The Stack is broken down into user journey stages to emphasize that subscription optimization isn’t just paywall screens or churn prevention; to be truly successful you need to engage with customers at all touch points in the user journey, from acquisition to churn. 


Look within your product for wins

As well as ensuring frictionless user journeys, there are other ways you can adapt your product from within to boost retention during a recession. 

If you don’t already have a referral scheme, we highly recommend implementing a creative referral programme that drives growth from the product itself. This is an excellent way to optimize for cost efficiency, as your users acquire new users without extra spend, and indeed can be used to reward your existing customers. It’s not a natural fit for every product though, so do take a look at the User Acquisition layer of the Subscription Stack for best practice advice. 

Use elements of gamification in your app that encourage daily app opens, and interaction with less-used features might also be a solid avenue of approach to ultimately boost your retention rate. You can find out more about some common gamification tactics in this article here. 

We also highly recommend improving your reach with in-app messages, to capture the email address and marketing opt-in permissions from anonymous users. Our in-app message tool B.Layer offers a simple way to do this, and by improving your reach you could increase the % of lapsed users you reactivate through win-back strategies. 


Rethink your overall product offering

A rethink of your product offering in light of consumer profiles could also be useful as spending behavior changes markedly in a recession. Harvard Business Review for example, identifies slam-on-the-brakes consumers, the pained-but-patient, the comfortably well-off, and the live-for-today segment, each of whom have their own patterns of behavior. This could be aligned with other demographic considerations. For example, some studies also show that younger audiences are less loyal to a brand, and they value a hyper personalized user experience and/or a seamless user journey over a logo, but also higher flexibility in managing their subscriptions (Subscription Economy: a Transformed World).

That said, when rethinking your product and offerings, it should be grounded in the experience of your app rather than abstract consumer profiles. We recommend talking more with your users, understanding their pain points to make the best version of your app, and optimizing your subscription models accordingly. This should of course be underpinned by data insights into your cohorts. That is exactly what Netflix has done, with the launch of ‘Basic with Ads,’ a new subscription version with ads.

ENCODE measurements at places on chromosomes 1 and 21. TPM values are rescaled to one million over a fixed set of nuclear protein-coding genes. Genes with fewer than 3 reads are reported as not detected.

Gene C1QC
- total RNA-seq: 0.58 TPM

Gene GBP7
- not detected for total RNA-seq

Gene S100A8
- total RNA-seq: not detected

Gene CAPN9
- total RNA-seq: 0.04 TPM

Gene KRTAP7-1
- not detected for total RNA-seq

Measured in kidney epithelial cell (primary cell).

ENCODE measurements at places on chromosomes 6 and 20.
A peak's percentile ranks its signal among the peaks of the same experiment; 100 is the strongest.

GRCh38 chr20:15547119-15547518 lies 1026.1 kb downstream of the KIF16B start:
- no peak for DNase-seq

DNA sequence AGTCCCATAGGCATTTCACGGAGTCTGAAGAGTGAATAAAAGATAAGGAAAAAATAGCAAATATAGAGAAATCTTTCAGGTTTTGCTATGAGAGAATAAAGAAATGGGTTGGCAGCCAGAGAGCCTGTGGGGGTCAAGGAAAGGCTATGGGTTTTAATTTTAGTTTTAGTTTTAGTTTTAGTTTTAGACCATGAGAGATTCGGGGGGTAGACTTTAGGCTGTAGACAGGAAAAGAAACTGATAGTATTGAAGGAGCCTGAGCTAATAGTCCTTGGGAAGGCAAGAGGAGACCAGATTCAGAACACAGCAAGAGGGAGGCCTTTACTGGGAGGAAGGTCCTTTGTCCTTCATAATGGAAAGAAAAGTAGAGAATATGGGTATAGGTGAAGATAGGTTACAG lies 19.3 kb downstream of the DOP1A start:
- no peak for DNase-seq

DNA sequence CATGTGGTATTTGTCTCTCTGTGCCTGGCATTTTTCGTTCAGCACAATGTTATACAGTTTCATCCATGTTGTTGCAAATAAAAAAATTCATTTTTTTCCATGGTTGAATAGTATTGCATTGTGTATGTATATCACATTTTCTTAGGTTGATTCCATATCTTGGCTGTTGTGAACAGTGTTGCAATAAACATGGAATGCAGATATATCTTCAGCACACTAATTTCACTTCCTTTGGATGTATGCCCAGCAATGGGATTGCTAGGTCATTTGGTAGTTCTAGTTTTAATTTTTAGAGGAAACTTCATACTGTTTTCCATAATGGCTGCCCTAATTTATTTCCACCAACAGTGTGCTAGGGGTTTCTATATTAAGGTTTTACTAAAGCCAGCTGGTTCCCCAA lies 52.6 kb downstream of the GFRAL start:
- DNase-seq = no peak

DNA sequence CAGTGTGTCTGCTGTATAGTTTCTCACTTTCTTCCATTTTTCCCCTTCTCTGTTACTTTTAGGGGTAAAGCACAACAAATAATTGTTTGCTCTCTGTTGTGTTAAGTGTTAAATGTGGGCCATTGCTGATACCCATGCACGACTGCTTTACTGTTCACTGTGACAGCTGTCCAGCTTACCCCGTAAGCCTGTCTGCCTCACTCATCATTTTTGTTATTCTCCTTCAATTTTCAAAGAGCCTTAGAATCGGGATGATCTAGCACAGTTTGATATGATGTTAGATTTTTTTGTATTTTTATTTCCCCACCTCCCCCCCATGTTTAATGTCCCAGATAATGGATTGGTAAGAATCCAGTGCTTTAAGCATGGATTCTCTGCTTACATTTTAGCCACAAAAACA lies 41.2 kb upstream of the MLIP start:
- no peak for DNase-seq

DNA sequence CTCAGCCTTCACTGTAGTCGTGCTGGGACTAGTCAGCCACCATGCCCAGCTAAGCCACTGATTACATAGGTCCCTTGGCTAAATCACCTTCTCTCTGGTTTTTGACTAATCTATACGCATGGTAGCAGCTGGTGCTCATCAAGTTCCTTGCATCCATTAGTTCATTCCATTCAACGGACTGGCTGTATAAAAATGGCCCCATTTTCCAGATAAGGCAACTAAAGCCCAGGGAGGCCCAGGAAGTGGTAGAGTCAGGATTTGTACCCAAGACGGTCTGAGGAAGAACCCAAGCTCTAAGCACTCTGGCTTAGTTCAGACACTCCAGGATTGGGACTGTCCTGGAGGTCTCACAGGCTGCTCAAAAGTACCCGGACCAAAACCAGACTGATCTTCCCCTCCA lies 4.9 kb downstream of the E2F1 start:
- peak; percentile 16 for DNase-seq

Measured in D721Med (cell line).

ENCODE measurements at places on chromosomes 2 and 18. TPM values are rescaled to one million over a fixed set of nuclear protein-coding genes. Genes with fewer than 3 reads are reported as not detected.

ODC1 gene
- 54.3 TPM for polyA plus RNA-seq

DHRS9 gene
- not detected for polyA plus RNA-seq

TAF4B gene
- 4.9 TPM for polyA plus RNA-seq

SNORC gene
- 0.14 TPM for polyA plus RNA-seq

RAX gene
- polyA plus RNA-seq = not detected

Netflix’s new pricing structure. 

Hybrid monetization models that incorporate subscription packages (as well as one-off in-app purchases, or advertising) are a great way to extract more revenue from the existing user base, including the majority of users who will never purchase a subscription. 

Apps such as Planner5D employ such a hybrid monetization approach, proving that it’s not necessary to ‘pick a lane’ when it comes to monetizing your user base.  App developers that figure out how to effectively monetize different segments of users through the most appropriate methods may be able to increase revenues despite the tougher macroeconomic climate.

Should user acquisition budgets be cut altogether? 

As the saying goes, it’s easier to retain a customer than acquire one, and we’re already seeing marketing resources reallocated from user acquisition toward retention and subscription revenue optimization in many cases. 

On the other hand, there’s also a school of thought that marketing budgets should actually increase in the event of a recession, and it’s a question that’s resurfaced in recent months in the app space. The argument goes that while short term cuts can help companies become more cost-effective in the short term, this will only create a longer term problem. After the recession, those companies that reduced their marketing initiatives may have to invest more to get back to where they were, while competitors who didn’t cut budgets may have gained a big advantage. 

Harvard Business Review’s recent article on the subject demonstrates how and why certain companies have fared better maintaining or increasing marketing spend in the face of recession. The successful companies all had a strategy to underpin their approach, whether that’s Reckitt Benckiser (a multi-national producer of health, hygiene and nutrition products), increasing their ad spend to convince consumers to purchase their premium brands, or Singapore Airlines using marketing budget to demonstrate how their grounded crews were being redeployed for worthwhile causes – generating consumer goodwill in the process. 

Again, there is no like-for-like comparison with the apps market. So much depends on the stage in each app’s own journey as to whether User Acquisition is the priority.